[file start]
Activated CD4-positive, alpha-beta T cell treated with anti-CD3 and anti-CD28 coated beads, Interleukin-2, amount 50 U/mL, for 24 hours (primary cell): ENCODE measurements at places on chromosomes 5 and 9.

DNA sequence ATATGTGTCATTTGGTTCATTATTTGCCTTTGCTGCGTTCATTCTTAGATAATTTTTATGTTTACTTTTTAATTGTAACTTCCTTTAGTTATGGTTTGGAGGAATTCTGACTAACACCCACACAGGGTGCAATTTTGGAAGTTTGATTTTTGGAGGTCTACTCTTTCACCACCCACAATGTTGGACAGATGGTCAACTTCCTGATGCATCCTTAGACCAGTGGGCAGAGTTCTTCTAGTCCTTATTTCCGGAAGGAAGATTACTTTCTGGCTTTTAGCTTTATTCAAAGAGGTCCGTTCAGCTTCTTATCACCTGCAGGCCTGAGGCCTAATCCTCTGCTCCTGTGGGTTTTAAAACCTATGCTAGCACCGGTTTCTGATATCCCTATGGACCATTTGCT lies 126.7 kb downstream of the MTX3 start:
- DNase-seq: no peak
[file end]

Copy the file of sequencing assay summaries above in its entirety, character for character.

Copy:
Activated CD4-positive, alpha-beta T cell treated with anti-CD3 and anti-CD28 coated beads, Interleukin-2, amount 50 U/mL, for 24 hours (primary cell): ENCODE measurements at places on chromosomes 5 and 9.

DNA sequence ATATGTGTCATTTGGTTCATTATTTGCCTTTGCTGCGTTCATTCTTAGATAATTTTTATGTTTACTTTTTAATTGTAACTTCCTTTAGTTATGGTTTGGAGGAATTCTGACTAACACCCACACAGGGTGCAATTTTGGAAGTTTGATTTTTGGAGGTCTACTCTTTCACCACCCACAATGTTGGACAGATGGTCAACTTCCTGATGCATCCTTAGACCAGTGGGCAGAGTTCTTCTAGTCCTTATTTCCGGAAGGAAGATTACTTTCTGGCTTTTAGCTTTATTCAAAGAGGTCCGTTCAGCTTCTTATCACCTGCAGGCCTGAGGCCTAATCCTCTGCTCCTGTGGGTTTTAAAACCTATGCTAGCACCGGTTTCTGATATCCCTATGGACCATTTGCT lies 126.7 kb downstream of the MTX3 start:
- DNase-seq: no peak